Two summers later, Becker and her co-organizers, Katie Fitzgerald and Anne Attella, put on a series of parties — with names like “Dissent” and “Squirt” — for lesbian, bisexual, and queer women. Dyke Dock has served as an opportunity for socializing, networking, fundraising, and “maybe a little bit of making out,” Becker says.
She calls the parties “joyously irreverent,” and says they’re a place for queer women from many places to gather. Even lesbians from Boston will meet each other here, she says, “because there’s no real space there. They’re going to go home with a sense of community they didn’t have before the event.” Becker hopes it’s creating chances for women to feel “loose, in the same ways that gay men get to here.”
Having a physical space to do that is important, Becker says. “It’s not just ‘We’re going to let you sit on our patio for a few hours and drink our beer,’ ” she says. “It’s ‘We want to help you create a space for women during this time.’ And those are two very different things.”
The Provincetown Brewing Company, though owned by men, is doing that, Becker says.
Becker wonders about the potential for women-owned businesses to create women-centered events. “There are a couple of women who own bars in town,” Becker said. “I’m trying to elbow my way in to create space.” She keeps asking, she says, “Where are these people who actually have the space?”
Cass Benson of Provincetown has owned the Harbor Lounge for 13 years. She’s not convinced lesbian-only places would be well supported in town. Her beachfront establishment is open to all. “We encourage everyone to come — that’s our business model,” Benson says. “It’s a short season; we gotta get ’em all in.”
Benson says she did not consider making the Harbor Lounge a lesbian space. “Why would I?” she says. “Just because I’m a lesbian? No, I want to run a bar that’s for everybody.”
She believes that the lounge being lesbian-owned is not important to its customers. What matters more to her patrons, she says, is the fact that Benson and her wife are community members. “I think it’s more important that we’ve been here for 30 years, have two kids in the school system, and people know who we are,” Benson says.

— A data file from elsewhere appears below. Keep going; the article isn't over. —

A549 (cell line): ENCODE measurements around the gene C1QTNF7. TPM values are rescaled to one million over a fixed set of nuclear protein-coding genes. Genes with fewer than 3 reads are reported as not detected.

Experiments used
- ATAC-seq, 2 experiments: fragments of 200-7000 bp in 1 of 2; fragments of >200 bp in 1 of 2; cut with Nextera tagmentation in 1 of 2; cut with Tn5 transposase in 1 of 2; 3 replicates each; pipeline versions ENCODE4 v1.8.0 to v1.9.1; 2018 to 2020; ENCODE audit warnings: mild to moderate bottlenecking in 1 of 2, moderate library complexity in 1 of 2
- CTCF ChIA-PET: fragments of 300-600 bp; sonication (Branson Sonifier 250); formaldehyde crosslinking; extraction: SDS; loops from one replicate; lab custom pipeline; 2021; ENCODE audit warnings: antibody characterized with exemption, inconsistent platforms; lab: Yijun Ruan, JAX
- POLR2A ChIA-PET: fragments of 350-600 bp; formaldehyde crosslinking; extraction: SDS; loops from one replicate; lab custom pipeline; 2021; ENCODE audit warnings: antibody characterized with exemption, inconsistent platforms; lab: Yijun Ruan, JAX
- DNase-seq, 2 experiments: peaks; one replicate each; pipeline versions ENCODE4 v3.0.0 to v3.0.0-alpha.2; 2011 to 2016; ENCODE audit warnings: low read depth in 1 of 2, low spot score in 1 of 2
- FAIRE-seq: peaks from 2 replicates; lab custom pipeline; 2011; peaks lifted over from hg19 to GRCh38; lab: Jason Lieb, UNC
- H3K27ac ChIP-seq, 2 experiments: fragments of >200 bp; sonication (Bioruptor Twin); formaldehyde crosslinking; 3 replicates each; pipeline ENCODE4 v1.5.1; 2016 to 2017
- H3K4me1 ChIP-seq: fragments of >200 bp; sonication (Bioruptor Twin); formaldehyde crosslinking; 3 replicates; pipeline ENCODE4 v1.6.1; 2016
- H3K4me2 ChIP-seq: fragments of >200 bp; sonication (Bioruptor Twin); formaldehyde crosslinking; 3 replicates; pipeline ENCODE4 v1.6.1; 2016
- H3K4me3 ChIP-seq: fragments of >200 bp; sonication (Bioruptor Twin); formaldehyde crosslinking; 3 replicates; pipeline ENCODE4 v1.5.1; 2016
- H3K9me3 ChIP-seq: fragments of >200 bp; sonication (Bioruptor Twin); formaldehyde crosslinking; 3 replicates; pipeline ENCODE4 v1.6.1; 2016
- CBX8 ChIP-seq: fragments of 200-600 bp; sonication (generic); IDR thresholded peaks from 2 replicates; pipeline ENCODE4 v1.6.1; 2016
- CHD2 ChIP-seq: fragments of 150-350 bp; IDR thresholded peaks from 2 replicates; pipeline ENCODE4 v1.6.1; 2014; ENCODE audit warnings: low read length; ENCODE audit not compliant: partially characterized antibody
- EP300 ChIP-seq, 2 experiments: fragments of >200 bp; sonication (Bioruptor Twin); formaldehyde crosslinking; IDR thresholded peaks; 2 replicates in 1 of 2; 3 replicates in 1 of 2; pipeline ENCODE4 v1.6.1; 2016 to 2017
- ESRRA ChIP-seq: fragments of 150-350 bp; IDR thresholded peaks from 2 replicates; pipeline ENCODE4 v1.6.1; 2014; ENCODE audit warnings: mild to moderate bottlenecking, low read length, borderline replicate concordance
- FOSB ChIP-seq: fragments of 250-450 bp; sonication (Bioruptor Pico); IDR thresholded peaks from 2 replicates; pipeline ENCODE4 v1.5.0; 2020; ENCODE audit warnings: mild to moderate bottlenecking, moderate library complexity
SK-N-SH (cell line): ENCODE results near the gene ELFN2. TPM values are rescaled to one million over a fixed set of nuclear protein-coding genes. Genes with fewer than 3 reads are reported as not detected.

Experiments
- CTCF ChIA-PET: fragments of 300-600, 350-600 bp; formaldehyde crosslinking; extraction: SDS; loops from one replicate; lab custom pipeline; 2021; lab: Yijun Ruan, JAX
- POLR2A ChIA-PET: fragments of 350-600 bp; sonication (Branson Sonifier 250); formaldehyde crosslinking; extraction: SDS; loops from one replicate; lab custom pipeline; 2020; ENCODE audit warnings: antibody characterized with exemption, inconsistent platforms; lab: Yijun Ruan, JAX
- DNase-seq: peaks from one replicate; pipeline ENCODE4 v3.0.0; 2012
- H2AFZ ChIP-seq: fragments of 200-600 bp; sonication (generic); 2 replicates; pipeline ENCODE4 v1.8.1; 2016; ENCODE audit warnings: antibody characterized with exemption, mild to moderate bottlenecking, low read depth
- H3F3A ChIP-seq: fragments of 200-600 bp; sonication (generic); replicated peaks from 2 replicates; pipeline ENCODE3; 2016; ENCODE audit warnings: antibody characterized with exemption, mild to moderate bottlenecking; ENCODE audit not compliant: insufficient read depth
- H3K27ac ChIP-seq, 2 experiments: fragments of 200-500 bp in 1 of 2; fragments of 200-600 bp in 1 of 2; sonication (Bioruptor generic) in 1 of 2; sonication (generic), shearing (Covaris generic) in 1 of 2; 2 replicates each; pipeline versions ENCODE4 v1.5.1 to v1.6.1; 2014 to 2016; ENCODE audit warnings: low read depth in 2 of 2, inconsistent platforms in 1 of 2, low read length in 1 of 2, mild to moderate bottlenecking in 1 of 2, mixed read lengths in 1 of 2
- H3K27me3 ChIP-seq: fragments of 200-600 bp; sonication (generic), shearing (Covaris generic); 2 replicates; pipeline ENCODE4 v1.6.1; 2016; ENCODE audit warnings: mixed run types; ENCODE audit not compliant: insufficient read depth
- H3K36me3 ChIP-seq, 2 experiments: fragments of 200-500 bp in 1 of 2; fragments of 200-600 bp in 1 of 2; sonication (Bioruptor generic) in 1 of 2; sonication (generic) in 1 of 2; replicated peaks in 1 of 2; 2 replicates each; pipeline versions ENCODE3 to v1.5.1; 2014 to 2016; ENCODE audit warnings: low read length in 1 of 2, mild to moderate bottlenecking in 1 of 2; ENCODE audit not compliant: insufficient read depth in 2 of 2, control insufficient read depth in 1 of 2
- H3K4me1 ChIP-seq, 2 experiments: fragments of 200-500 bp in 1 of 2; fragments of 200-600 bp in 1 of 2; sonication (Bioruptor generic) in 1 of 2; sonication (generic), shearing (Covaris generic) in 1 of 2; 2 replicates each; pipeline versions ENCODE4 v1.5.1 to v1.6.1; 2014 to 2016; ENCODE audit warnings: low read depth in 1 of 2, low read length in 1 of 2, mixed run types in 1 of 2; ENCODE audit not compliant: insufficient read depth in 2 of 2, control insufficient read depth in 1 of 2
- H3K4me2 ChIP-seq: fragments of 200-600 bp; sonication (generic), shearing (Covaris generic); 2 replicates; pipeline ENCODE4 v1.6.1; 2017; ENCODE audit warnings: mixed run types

As for the closure of lesbian bars in Provincetown, Benson says, “If you don’t support something, it’s going to close.”
Brown-Saracino says that, since lesbians tend to “fly below the radar,” people may underestimate the potential of the lesbian market. “There still are a lot of LBQT individuals in Provincetown,” she says. “I think sometimes we are overly cynical about our ability to sustain institutions.”
“I wonder if the kind of bars we need today aren’t just bars,” Brown-Saracino says. “If you have a space that is a coffee shop until noon that welcomes LBQT individuals and their kids, even.” Such a place might host nonprofit fundraisers, book signings, and, she says, “be everything for everyone to the best of its ability.”
On Aug. 17, the Provincetown Business Guild will bring back the spirit of the Pied Piper with a “Pop Up Girl Party.” Tickets are donation-based and available at ptown.org/carnival, with 80 percent of proceeds to be donated to Womencrafts, a lesbian bookshop that is raising funds to purchase the building where the shop is housed.